Super Splatters, the “super upgraded version” of SpikySnail Games’s original XBLA release Splatters, is a mad concoction of a game that feels like the escaped results of a gene-splicing experiment gone wrong – or, perhaps, very, very right. This combo-based arena game for the PC is the answer to a question you probably never asked (but wish you had): what would you get if you crossed Silly Putty with tribbles?
Becoming a Super Splatter is like becoming a rock star, but without the band drama and hangovers. You control blobs of brightly colored, self-aware goo whose greatest claim to fame will be finding the most creative, crowd-pleasing way to splatter themselves all over public arenas. The object of the game is to hone your splattering skills to the point at which you become, well, super.
Of course, it’s a little more complicated than just flinging paint at the nearest wall. (Jackson Pollock, eat your heart out.) A truly super performance requires skill, cunning, and a flair for the dramatic. As your splatter sensei walks you through the basics, you learn how to add stunts like gravity flips and air strikes to your routines (the more, the better) to make them as unique and exciting as possible. Tricks and combos up your score per stage and improve your standing on the leaderboards and your popularity as you perform in front of “live” audiences on Splatter TV. While you actually don’t do any real live performing, some routines are actually recorded by the game and posted online for splatter fans around the world to enjoy – and you can also check out other players’ routines for help if you’re stuck on a level, or just for fun.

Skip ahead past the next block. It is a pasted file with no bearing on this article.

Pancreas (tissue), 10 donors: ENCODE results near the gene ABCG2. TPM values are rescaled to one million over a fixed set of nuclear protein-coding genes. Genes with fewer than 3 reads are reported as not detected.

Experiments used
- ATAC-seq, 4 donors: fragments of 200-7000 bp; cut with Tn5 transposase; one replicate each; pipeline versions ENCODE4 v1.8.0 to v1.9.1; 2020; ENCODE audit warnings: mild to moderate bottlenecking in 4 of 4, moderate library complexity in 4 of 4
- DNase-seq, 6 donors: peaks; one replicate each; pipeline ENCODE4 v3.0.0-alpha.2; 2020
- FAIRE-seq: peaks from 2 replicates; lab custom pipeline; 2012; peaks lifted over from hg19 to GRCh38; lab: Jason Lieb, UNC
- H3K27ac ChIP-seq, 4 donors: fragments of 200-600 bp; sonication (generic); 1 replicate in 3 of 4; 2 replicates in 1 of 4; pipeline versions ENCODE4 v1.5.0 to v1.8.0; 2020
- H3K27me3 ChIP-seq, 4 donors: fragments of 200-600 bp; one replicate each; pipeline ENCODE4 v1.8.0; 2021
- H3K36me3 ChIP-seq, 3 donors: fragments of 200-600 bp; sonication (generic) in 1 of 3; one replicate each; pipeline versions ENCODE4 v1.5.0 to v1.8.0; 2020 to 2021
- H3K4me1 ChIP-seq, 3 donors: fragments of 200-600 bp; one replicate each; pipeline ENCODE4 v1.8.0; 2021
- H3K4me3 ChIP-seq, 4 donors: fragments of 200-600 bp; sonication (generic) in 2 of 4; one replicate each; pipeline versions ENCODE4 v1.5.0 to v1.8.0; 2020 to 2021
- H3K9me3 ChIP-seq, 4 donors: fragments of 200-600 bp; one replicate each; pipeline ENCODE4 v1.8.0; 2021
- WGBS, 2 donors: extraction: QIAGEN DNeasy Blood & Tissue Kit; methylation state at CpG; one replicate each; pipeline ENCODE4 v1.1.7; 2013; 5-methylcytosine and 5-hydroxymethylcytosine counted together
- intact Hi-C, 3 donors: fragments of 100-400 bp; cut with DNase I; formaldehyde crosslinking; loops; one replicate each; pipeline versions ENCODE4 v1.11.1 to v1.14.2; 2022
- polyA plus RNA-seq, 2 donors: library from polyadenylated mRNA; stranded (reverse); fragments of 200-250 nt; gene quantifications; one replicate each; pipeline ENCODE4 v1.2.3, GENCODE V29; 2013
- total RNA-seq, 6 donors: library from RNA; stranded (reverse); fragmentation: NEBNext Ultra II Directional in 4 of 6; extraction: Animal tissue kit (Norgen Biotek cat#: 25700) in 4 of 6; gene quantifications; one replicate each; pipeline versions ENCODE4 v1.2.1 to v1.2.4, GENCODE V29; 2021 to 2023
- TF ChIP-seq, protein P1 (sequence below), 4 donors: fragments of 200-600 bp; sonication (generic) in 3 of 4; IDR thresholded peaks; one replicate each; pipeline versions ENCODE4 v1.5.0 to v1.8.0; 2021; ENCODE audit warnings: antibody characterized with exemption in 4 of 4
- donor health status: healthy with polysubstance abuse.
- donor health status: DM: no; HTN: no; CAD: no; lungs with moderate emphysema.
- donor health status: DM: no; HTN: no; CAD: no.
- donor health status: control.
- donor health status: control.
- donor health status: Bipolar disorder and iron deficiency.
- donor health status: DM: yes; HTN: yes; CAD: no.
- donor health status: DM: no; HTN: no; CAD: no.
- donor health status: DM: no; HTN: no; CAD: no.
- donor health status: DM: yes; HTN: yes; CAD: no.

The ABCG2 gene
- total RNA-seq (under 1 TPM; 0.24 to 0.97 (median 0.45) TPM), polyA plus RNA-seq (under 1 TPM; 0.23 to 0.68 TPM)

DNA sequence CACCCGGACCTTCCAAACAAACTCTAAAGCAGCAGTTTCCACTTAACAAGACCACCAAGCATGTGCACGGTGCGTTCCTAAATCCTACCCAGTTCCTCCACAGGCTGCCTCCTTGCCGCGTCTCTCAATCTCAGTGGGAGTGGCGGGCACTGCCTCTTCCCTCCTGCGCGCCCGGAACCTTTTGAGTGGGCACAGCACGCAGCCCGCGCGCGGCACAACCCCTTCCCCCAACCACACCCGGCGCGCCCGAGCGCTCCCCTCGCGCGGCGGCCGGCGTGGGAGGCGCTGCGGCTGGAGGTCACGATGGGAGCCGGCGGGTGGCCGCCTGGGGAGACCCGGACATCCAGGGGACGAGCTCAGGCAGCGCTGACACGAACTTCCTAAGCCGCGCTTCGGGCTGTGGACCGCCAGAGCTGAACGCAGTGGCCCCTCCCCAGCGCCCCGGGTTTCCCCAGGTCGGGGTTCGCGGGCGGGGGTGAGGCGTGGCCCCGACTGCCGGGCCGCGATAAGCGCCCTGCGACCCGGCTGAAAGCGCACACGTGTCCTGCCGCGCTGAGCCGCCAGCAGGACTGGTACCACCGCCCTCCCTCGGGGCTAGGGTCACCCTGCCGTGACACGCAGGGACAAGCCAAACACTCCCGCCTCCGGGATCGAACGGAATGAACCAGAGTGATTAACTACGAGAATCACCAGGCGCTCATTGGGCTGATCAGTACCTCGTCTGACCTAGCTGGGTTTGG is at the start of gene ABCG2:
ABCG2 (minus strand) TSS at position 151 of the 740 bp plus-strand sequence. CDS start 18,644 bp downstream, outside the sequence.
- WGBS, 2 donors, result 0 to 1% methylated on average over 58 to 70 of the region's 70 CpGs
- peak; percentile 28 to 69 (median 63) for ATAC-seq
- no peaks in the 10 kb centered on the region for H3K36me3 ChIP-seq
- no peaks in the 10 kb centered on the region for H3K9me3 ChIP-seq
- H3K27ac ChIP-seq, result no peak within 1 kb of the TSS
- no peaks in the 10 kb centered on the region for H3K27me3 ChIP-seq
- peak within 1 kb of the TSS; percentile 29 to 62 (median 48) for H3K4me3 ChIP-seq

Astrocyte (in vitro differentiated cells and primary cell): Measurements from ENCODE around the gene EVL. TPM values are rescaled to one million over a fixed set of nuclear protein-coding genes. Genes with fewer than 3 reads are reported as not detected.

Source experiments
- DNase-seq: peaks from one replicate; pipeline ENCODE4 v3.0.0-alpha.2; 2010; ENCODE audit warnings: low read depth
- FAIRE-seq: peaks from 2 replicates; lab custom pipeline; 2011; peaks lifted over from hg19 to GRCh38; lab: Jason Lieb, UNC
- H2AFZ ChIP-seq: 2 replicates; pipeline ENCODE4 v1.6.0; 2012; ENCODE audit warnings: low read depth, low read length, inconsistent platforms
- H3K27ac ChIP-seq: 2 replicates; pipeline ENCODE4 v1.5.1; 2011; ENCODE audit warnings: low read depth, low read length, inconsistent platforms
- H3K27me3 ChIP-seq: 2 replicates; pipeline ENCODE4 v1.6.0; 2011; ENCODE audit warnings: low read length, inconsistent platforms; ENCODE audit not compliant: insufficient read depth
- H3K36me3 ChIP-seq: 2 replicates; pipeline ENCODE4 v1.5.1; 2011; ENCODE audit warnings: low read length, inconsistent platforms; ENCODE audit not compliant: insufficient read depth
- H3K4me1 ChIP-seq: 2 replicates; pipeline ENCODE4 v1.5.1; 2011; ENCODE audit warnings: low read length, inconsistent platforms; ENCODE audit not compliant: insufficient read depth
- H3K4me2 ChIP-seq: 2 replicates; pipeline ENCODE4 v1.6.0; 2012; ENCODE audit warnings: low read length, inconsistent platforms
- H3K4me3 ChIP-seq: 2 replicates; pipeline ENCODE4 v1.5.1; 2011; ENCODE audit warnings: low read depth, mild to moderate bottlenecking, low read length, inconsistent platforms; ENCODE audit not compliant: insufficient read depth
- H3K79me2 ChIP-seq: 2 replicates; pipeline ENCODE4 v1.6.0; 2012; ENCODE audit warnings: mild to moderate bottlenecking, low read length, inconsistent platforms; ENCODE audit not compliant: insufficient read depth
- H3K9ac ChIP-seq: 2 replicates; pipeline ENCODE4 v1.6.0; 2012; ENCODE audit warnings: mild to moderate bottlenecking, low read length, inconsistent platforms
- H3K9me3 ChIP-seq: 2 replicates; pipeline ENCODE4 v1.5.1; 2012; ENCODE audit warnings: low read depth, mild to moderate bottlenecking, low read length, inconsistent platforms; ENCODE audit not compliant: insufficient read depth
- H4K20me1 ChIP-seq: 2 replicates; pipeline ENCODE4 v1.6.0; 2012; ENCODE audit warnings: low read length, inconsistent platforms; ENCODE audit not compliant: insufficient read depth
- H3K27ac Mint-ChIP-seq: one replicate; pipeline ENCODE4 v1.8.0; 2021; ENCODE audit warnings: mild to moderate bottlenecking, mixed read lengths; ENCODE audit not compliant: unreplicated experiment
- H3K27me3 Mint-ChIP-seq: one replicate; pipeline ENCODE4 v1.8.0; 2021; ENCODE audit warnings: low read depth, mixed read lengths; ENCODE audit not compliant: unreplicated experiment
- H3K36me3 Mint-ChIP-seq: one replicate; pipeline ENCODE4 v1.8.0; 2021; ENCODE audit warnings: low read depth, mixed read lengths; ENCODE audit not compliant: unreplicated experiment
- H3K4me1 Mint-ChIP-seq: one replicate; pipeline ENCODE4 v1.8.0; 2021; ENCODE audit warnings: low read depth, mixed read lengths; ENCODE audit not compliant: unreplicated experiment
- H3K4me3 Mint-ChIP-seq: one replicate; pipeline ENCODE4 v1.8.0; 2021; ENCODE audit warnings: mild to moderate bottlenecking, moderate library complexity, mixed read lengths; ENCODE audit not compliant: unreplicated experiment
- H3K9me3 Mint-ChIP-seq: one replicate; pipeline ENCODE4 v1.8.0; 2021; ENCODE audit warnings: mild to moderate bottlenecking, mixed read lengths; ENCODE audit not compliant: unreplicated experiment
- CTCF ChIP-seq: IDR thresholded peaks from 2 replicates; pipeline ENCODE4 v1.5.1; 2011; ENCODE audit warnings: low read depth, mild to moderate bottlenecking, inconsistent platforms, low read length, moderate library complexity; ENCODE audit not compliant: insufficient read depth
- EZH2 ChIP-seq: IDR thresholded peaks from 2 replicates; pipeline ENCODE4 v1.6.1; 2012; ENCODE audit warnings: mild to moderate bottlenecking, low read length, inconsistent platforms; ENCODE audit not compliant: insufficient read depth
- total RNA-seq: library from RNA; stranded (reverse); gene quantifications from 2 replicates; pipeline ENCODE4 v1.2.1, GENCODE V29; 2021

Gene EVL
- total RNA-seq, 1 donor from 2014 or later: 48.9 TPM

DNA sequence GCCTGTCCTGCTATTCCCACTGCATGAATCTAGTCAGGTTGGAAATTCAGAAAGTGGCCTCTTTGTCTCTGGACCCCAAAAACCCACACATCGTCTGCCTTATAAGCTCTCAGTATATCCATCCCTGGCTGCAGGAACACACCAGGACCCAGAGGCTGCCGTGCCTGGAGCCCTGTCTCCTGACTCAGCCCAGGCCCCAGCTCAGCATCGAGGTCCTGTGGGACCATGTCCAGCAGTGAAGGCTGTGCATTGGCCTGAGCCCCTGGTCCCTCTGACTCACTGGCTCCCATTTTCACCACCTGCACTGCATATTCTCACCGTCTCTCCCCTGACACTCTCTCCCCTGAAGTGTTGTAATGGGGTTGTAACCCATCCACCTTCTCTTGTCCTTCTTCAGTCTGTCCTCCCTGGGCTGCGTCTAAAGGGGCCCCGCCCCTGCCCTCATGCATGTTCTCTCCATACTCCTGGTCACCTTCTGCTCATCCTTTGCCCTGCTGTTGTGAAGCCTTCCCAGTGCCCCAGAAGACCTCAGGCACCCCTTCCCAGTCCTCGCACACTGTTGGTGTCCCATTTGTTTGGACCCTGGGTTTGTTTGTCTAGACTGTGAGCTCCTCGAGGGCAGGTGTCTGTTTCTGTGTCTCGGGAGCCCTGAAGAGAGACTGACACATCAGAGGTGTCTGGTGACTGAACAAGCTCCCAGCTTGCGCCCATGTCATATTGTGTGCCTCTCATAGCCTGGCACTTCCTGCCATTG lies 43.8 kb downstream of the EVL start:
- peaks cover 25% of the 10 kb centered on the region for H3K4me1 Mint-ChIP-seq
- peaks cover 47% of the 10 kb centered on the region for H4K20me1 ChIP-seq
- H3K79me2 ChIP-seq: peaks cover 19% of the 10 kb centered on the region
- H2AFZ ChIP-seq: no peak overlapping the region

The open-ended freedom of creating your own routines to fulfill each stage’s requirements turns what would otherwise be a merely somewhat amusing distraction into an addictively creative challenge. Each new arena you unlock opens up a world of possibilities, with numerous slides, spikes, obstacles, and diverse design to keep gameplay dynamic and interesting. Though guidelines and hints are often provided, there is no one right way to execute a performance – even training levels offer leeway in terms of adding tricks for extra practice.
The controls are easy to learn (mostly just mouse-clicks and a few taps of the space-bar if you’re on a keyboard), and the challenges are fun and increase in difficulty at a nice, gradual pace. Arenas can be revisited and each level can be replayed as many times as you like, should you decide later on that you’d like a better score (or just want to show off new skills on old turf).
Everything about the game’s design screams goofy fun. Bright, bouncy graphics, flashy animations, high-energy game show music, and a smattering of pop culture references emphasize the game’s number one priority: entertainment. It may not be big on story – no narrative twists or tearjerker endings here, folks – but if you don’t at least crack a few smiles by the end of it, you’re probably clinically dead. (Or Kristen Stewart.)
Remember getting in trouble as a kid for coloring outside of the lines (i.e. on everything but the actual paper)? Super Splatters is all the fun of freestyle finger painting without the negative consequences or the hassle of cleaning up afterwards. Like the interactive version of a Nickelodeon Slime-In, the splatters never lose sight of what games are for – playing.
Whether you’re a kid or just a kid at heart, Super Splatters is worth checking out. The game, which features full controller support, is currently available (on sale for $8.99 until July 3rd) on Steam. Visit the official site to learn more, or to check out the predecessor, Splatters.[review pros="Fun and challenging levels, competitive, addictive gameplay, allows players creative freedom, good pacing, spiffy graphics and flashy soundtrack, option to watch other players perform, a unique spin on arena games" cons="Lacks depth, splatters all look the same except for color" score=85]